C-suite career advice: Jerome Lecat, Scality

What, if anything, would you change about the route your career path has taken? “I wish someone told me to trust my intuitions. I had to discover it by myself and it took a long time.”


Name: Jerome Lecat

Company: Scality

Job Title: CEO

Location: San Francisco, CA

Jérôme Lecat is a serial entrepreneur and business angel with 20 years of internet infrastructure start-up experience. As the CEO of Scality, Lecat spent the last decade building a multi-national company into a leading provider of data management and storage software. Scality’s technology is a source for human progress — helping to power a variety of critical services including; the discovery of life-giving drugs through human genomics research, greater choice for entertainment services with fast video streaming, and access to the most compelling research with large-scale archival at top national libraries across the world.

What was the most valuable piece of career advice that you received? Many books have been critical to my growth as a business leader; one especially has been my North Star in the past 20 years: Good to Great, from Jim Collins. The most valuable piece of advice I received was from my manager, just after I sold my first company. She told me to get a coach, stating that eventually I would become the limit to the growth of the organisation. Since then, I have almost continuously had a business coach, and the years I didn’t were not my greatest years!

What was the worst piece of business advice that you received? I almost failed a company because of this so called “advice” from a “well intentioned” person. I was told I would not be capable of managing a key aspect of the business and that I should hire someone to do it. I did, which was the right thing to do. But assuming that I was incapable myself, I did not manage or control the person adequately. 

Trust yourself and have a coach to challenge your thinking is what I would recommend to any CEO today.

What advice would you give to someone starting their career in IT/tech? You are entering a fascinating field that is reshaping every aspect of human life. This is amazing. This world is moving very fast, but human psychology is actually evolving rather slowly, at the pace of generations. Stay aware and do not succumb to fads would be my recommendation.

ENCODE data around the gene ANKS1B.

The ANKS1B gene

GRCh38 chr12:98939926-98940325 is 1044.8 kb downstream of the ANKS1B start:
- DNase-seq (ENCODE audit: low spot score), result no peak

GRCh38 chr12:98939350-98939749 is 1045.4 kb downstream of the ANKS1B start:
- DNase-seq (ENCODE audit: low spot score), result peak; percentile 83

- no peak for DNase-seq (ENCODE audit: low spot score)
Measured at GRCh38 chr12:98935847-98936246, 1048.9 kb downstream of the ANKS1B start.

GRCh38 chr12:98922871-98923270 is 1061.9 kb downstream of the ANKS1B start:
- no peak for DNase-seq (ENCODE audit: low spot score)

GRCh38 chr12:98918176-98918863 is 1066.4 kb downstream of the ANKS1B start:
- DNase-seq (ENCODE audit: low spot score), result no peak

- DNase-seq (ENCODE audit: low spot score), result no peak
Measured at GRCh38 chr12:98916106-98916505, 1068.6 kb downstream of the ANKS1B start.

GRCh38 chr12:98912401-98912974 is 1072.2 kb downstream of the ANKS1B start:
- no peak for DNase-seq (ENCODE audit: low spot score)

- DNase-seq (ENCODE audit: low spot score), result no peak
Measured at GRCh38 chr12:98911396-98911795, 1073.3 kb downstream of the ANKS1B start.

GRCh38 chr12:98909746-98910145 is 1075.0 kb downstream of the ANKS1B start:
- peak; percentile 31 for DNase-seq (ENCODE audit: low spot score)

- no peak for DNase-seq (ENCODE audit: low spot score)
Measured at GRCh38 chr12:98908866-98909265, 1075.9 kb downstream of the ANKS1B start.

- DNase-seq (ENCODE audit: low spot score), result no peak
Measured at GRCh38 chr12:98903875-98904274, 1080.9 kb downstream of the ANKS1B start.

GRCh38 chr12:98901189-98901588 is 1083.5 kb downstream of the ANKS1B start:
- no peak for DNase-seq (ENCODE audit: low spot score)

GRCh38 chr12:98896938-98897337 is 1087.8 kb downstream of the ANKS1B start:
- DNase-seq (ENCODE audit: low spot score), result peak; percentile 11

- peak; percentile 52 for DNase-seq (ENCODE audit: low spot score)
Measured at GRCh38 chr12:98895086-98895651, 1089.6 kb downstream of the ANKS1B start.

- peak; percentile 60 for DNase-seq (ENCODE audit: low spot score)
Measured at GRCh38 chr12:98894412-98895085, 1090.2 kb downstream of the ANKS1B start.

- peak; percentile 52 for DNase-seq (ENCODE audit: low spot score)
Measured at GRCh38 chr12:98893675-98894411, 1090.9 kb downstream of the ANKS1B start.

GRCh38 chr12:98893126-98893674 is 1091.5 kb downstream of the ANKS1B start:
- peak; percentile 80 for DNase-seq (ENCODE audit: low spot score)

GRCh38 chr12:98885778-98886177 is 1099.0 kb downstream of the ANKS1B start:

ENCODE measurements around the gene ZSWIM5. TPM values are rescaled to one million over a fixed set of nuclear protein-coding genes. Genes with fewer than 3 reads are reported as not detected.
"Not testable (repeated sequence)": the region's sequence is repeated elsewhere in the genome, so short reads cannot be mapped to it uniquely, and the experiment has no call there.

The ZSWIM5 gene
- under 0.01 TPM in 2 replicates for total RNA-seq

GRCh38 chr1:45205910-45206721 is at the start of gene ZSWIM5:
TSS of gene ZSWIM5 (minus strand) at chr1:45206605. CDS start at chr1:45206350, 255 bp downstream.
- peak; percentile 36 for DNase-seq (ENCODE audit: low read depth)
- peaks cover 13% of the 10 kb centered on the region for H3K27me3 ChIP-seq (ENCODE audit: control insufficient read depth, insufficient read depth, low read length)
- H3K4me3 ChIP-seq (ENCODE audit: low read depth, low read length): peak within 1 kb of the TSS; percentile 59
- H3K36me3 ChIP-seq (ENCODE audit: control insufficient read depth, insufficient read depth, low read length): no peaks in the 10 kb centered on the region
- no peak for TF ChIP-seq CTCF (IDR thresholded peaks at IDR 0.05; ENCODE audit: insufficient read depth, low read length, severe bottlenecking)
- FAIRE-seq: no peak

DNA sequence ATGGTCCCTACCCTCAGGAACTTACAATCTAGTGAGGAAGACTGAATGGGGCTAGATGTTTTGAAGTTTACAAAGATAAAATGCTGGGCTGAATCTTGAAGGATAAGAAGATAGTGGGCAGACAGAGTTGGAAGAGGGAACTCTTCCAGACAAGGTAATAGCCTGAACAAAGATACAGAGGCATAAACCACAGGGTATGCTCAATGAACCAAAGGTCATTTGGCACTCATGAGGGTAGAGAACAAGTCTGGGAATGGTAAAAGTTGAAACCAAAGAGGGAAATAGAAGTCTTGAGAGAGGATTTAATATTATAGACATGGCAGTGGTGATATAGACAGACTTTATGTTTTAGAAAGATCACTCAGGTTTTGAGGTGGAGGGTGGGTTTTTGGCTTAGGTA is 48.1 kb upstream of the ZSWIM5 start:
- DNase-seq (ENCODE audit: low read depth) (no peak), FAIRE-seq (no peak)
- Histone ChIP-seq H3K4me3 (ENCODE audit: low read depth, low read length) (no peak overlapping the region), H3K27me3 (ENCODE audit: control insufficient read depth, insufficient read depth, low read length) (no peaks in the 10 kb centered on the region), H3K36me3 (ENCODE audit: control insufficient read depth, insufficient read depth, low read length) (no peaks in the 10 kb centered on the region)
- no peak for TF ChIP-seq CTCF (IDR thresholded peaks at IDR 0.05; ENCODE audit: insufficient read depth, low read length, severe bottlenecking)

Did you always want to work in IT/tech? I got my first computer, actually a TI57 programmable calculator, as a present for my 13th birthday. It was amazing what you could do with 49 steps of programming. Most readers today probably can’t even relate. 49 steps? Yes, 49 instructions, that’s the longest program you could write. And you could do a lot! A few months later I learned BASIC and assembly language on a TRS80. I was hooked. I have been in IT ever since!

What was your first job in IT/tech? I was a data scientist before the word existed, developing automatic stock picking model in the late eighties. I have always been fascinated by the power of the human brain, and even more by the fact that you could program a system to exhibit some sophisticated human behaviour. My first AI was a very simple TicTacToe, when I was 14. I remember my own astonishment when the computer did a move that I had not programmed and beat me. Tic Tac Toe is a very simple game with finite solutions. 

I then studied Cognitive Science, a pluridisciplinary approach to the notion of intelligence. It was extraordinary. In 1994, I was in the U.S. to deliver a program I had developed and saw the rise of the commercial internet. I saw this would revolutionise communications, and potentially take down borders. I went back to France, my home country, to start one of the very first Internet Service Providers. Since then, I build the infrastructures that are the basis of our everyday digital life.

What are some common misconceptions about working in IT/tech? The biggest misconception is that it is not about people! Especially as a CEO, my job is mostly about communicating to people.

What tips would you give to someone aiming for a c-level position? My current advice is to stay calm and focused through crises. The world is upside down right now.  As business leaders, it’s more important than ever that we stay focused. When you’re the head of a business and the world is falling apart around you, it’s extremely difficult to tune out the noise and make sense of the advice bombarding you. But the truth is, you must.  

When the pressure is on, it’s essential that you purposefully detach and spend time in solitude. Take some time and ask yourself the hard questions: Is your business still meaningful to the world? Is what you created still viable? If so, do not waiver. Find a way forward. There is always a path, even if you must be the one to forge it.